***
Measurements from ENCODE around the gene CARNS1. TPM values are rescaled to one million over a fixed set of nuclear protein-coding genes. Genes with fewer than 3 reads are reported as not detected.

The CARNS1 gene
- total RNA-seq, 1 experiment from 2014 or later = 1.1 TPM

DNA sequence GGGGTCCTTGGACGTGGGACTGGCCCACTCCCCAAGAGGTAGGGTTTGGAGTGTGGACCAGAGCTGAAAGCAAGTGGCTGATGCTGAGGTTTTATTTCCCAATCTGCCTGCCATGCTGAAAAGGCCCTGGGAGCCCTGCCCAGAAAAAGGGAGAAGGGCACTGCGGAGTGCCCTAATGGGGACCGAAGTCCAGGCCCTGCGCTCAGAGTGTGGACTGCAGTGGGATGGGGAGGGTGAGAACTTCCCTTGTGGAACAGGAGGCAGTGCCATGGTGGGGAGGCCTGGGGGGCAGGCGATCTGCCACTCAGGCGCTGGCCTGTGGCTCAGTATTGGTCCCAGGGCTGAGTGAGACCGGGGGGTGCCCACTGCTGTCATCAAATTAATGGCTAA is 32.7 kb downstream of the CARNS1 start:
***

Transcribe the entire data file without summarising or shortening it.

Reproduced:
Measurements from ENCODE around the gene CARNS1. TPM values are rescaled to one million over a fixed set of nuclear protein-coding genes. Genes with fewer than 3 reads are reported as not detected.

The CARNS1 gene
- total RNA-seq, 1 experiment from 2014 or later = 1.1 TPM

DNA sequence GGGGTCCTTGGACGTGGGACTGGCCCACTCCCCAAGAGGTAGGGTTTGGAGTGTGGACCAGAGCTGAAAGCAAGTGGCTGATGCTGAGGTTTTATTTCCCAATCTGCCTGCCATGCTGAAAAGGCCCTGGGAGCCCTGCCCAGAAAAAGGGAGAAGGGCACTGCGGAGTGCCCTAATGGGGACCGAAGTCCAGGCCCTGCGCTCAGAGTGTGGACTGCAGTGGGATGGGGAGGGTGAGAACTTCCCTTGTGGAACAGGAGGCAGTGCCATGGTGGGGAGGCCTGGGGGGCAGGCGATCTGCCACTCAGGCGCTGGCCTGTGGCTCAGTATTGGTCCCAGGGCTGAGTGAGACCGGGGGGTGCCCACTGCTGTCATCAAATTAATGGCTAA is 32.7 kb downstream of the CARNS1 start: